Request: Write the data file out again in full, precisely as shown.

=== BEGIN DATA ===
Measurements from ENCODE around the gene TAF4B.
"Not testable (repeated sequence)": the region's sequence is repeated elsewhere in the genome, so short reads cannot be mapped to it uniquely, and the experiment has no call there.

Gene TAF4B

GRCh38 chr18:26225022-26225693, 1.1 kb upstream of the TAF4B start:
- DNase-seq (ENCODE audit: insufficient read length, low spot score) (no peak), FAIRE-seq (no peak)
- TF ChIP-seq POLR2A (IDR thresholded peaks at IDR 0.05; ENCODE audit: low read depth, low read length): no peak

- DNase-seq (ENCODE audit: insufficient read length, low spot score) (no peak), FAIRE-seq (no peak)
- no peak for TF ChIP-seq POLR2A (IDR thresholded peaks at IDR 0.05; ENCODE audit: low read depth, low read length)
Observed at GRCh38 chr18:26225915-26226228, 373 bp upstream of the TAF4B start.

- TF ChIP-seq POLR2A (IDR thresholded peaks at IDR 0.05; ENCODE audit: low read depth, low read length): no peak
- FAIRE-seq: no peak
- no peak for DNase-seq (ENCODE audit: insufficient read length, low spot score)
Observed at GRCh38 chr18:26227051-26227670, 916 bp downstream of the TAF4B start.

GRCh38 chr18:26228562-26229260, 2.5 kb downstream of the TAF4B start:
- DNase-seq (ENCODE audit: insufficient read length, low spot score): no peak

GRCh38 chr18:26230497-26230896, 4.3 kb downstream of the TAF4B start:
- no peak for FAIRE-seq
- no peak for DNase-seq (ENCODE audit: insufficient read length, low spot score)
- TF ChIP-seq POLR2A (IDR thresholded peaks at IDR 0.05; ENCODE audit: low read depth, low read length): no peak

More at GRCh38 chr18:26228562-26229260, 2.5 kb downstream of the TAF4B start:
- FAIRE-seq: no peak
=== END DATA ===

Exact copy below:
Measurements from ENCODE around the gene TAF4B.
"Not testable (repeated sequence)": the region's sequence is repeated elsewhere in the genome, so short reads cannot be mapped to it uniquely, and the experiment has no call there.

Gene TAF4B

GRCh38 chr18:26225022-26225693, 1.1 kb upstream of the TAF4B start:
- DNase-seq (ENCODE audit: insufficient read length, low spot score) (no peak), FAIRE-seq (no peak)
- TF ChIP-seq POLR2A (IDR thresholded peaks at IDR 0.05; ENCODE audit: low read depth, low read length): no peak

- DNase-seq (ENCODE audit: insufficient read length, low spot score) (no peak), FAIRE-seq (no peak)
- no peak for TF ChIP-seq POLR2A (IDR thresholded peaks at IDR 0.05; ENCODE audit: low read depth, low read length)
Observed at GRCh38 chr18:26225915-26226228, 373 bp upstream of the TAF4B start.

- TF ChIP-seq POLR2A (IDR thresholded peaks at IDR 0.05; ENCODE audit: low read depth, low read length): no peak
- FAIRE-seq: no peak
- no peak for DNase-seq (ENCODE audit: insufficient read length, low spot score)
Observed at GRCh38 chr18:26227051-26227670, 916 bp downstream of the TAF4B start.

GRCh38 chr18:26228562-26229260, 2.5 kb downstream of the TAF4B start:
- DNase-seq (ENCODE audit: insufficient read length, low spot score): no peak

GRCh38 chr18:26230497-26230896, 4.3 kb downstream of the TAF4B start:
- no peak for FAIRE-seq
- no peak for DNase-seq (ENCODE audit: insufficient read length, low spot score)
- TF ChIP-seq POLR2A (IDR thresholded peaks at IDR 0.05; ENCODE audit: low read depth, low read length): no peak

More at GRCh38 chr18:26228562-26229260, 2.5 kb downstream of the TAF4B start:
- FAIRE-seq: no peak